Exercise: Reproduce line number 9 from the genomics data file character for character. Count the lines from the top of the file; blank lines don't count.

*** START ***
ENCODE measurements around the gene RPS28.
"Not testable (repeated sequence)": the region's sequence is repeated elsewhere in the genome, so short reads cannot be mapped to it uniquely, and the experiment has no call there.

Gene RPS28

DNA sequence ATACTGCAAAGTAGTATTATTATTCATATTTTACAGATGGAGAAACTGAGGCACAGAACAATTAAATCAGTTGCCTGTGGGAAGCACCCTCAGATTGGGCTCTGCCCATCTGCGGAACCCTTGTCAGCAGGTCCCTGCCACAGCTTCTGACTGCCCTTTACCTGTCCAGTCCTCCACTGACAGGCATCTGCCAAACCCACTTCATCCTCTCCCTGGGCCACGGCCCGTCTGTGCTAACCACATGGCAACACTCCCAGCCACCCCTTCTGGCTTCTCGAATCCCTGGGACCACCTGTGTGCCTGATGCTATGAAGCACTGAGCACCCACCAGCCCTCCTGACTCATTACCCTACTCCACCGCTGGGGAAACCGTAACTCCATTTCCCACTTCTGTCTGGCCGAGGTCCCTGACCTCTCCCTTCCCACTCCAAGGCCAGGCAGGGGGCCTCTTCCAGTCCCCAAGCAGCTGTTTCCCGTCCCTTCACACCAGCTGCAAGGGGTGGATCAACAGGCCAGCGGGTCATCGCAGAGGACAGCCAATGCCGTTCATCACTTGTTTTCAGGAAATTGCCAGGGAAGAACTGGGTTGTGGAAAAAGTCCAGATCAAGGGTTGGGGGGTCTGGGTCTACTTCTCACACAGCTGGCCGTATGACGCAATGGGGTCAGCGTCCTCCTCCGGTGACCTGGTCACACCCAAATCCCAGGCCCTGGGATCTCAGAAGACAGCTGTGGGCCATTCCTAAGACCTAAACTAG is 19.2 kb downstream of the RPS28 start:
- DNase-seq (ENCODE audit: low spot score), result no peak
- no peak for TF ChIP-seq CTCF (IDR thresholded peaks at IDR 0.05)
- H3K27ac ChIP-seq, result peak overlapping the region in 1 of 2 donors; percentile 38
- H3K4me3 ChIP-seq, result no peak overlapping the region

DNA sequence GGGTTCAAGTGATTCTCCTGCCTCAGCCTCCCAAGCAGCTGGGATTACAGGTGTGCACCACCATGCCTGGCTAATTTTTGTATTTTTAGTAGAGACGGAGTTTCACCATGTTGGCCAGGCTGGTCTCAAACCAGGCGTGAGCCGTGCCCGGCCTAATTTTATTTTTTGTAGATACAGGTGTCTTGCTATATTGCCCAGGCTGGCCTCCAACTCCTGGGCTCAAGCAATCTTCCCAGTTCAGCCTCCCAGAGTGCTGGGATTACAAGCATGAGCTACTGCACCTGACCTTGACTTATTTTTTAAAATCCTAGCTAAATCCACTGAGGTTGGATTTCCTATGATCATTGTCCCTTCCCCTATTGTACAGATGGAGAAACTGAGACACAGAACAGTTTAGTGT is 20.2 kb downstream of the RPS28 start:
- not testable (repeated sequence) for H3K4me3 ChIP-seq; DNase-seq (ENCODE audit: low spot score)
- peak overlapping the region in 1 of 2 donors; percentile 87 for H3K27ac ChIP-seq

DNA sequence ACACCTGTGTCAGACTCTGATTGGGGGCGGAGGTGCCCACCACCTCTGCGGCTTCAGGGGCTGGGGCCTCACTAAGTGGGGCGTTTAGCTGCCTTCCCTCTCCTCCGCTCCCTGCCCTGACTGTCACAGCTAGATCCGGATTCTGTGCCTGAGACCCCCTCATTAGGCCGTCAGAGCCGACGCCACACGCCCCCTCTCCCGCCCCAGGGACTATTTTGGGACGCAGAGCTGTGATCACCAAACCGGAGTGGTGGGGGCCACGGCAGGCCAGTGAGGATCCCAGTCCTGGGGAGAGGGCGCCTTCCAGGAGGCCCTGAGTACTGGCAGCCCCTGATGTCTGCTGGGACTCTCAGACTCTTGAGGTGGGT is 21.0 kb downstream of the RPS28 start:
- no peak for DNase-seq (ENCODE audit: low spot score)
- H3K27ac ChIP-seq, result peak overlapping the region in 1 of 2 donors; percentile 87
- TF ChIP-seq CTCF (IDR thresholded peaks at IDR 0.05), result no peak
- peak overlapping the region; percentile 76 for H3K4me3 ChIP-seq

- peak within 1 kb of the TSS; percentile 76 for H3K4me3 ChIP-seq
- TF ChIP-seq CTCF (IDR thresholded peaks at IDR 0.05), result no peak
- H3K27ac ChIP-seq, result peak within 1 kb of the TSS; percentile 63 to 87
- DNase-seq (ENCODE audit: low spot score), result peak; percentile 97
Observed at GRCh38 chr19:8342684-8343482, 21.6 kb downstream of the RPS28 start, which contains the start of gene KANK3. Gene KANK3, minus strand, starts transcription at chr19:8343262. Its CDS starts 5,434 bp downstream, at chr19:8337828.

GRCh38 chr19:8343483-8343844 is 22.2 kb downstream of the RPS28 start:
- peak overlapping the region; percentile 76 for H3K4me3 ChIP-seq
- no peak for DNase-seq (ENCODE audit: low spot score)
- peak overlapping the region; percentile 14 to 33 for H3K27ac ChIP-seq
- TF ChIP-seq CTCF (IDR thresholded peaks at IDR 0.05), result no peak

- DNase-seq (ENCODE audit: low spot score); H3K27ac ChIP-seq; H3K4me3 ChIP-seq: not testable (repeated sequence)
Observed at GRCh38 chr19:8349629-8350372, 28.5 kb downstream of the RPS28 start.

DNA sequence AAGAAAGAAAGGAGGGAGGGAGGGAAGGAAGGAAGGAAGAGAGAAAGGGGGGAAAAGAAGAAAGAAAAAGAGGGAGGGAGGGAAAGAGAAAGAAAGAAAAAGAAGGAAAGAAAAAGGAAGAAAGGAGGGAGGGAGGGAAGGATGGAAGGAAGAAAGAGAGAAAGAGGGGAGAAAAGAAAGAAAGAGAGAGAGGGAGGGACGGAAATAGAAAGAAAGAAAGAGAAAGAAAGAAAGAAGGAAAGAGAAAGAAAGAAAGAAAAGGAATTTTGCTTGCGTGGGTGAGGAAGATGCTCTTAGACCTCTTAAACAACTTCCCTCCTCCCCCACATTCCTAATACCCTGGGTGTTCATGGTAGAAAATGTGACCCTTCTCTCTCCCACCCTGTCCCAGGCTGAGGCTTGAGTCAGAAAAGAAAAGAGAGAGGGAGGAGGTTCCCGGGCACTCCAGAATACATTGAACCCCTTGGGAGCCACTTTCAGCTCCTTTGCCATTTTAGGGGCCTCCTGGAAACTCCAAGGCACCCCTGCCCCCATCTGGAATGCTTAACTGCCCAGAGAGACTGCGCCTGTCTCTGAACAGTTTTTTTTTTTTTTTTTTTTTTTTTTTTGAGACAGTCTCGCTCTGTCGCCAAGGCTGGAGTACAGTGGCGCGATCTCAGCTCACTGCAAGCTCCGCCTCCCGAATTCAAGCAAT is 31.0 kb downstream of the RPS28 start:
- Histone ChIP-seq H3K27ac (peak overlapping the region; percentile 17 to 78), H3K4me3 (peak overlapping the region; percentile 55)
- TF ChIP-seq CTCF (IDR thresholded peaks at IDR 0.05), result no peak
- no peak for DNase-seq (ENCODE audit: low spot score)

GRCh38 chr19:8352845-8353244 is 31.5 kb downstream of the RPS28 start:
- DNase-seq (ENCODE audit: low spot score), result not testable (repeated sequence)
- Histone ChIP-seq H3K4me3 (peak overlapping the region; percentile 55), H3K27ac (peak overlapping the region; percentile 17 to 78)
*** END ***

DNA sequence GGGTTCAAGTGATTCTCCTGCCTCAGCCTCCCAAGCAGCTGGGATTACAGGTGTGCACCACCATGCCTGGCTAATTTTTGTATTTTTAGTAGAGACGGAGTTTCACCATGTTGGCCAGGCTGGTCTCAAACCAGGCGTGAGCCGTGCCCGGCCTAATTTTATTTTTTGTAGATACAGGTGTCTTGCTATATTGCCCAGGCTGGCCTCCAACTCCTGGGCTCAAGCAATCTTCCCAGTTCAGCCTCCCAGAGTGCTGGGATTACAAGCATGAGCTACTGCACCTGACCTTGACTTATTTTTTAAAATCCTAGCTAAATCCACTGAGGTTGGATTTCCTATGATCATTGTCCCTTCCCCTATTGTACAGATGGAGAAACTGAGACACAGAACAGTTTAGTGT is 20.2 kb downstream of the RPS28 start: